Today Randall Hunt posted an “emotional rant about AWS support” chronicling what he’s seen from them over the past ten years, and invited others to chime in with their experiences. Given that I’m arguably one of the four most sarcastic observers of AWS in the world, I figured I’d take him up on that invitation in a more permanent form than a tweetstorm.

My own AWS account is tiny; I don’t have a paid support plan for it, so my interactions with AWS support in that context are largely limited to asking for obscene service limit increases for ridiculous reasons. That said, I’ve been a consultant for a long time– and have been involved in a number of incidents over the ten years that AWS Support has been around for. It’s in that spirit that I’d like to talk about what I’ve never seen from AWS support.

I’ve never seen AWS support express the exasperation that they must surely feel when confronted with customers who refuse to believe that their issue isn’t AWS’s fault.

I’ve never seen an AWS support person lose their cool when a customer was melting down and screaming at them in the midst of a giant outage.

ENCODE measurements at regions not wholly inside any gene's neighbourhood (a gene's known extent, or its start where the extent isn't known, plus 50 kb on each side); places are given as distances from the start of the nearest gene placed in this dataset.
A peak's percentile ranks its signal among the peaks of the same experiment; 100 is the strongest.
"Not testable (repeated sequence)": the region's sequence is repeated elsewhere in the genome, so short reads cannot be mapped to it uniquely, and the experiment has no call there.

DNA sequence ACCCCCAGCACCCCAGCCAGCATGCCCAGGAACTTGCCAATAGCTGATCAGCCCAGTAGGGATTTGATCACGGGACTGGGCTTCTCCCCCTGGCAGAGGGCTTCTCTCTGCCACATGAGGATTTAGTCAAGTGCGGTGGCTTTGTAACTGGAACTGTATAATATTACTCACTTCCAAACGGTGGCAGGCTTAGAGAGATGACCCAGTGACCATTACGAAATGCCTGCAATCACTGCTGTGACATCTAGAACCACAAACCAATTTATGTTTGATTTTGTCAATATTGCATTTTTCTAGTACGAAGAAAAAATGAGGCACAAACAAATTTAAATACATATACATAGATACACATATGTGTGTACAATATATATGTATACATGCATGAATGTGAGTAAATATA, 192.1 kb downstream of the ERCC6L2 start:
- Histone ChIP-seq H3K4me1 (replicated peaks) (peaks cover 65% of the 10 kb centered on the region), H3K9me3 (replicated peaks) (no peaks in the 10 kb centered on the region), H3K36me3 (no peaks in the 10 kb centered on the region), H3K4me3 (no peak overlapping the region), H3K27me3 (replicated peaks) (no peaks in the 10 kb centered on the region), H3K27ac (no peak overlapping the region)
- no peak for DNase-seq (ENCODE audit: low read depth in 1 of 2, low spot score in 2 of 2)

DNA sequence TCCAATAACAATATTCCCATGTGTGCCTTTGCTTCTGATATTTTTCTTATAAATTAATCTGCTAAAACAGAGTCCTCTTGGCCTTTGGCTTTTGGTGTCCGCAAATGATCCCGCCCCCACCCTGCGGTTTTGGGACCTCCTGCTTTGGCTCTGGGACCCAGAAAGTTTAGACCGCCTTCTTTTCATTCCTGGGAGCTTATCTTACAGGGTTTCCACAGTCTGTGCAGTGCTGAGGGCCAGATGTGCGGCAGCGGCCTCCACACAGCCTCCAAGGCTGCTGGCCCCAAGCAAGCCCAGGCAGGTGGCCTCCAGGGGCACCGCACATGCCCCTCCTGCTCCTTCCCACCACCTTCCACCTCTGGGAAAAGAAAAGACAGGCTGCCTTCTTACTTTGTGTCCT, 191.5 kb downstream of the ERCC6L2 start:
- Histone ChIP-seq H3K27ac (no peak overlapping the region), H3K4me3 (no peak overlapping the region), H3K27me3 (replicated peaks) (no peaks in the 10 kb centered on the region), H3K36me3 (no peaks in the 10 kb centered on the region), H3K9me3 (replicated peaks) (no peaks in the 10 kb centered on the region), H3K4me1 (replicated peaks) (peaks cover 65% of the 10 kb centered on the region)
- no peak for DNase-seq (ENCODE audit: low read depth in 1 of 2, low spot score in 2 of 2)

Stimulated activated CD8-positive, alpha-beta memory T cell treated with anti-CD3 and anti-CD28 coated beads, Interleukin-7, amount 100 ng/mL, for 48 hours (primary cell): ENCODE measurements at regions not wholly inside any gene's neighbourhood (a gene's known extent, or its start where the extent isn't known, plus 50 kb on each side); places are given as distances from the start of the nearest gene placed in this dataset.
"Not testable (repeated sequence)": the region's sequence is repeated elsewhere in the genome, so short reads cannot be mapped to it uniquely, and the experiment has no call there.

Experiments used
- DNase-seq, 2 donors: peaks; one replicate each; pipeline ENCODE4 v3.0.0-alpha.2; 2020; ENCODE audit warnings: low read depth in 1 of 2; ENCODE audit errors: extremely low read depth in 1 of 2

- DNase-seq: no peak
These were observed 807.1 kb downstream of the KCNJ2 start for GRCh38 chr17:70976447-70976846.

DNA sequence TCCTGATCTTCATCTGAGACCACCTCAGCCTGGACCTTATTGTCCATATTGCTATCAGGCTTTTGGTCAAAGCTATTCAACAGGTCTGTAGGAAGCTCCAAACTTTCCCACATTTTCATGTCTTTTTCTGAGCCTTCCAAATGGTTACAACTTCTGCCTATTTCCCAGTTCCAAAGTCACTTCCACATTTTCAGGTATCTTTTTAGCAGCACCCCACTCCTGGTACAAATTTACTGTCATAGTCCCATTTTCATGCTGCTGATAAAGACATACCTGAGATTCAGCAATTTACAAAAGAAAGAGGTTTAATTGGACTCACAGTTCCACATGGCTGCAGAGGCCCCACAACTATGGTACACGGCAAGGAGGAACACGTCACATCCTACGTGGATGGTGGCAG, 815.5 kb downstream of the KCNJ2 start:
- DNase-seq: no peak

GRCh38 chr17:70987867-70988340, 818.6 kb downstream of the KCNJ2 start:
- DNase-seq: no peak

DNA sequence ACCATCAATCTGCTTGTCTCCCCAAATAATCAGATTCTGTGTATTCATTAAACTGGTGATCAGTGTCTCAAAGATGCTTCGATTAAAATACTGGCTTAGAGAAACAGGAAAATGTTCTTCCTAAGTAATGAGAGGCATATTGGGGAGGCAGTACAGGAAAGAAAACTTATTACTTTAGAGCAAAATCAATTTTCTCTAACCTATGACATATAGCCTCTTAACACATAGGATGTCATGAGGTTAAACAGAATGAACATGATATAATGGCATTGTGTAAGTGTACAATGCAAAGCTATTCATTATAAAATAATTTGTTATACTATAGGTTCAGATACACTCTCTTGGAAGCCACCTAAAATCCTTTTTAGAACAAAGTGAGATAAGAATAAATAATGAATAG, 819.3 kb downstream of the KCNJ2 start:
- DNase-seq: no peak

I’ve never seen AWS support imply that a customer was stupid– even when I was speaking with them on a customer’s behalf, and I was most definitely being stupid. (And belligerent– I was authoritatively wrong.)

I’ve never seen AWS support throw an AWS product team under the bus that I at times argue that they richly deserve.

I’ve never seen AWS support pass the buck to a third party– in fact, just the opposite. I sat on a conference call with a frontline support person, the customer, and the customer’s ISP– and watched as the support rep politely took the ISP’s technician to Networking School, without ever blaming the ISP directly.

I’ve never seen AWS tell a customer that they wouldn’t help them.

And I’ve never seen AWS support end an interaction with a customer without double-checking that everything was okay.

Support is inherently the front line– they’re there to do triage, to diagnose, to repair, and to escalate. They’re not a product team; they can’t fix any feature shortcomings or bugs that they discover. They get an awful lot of crap from an awful lot of directions– but they are and remain one of the best things about AWS.

Here’s to another ten years.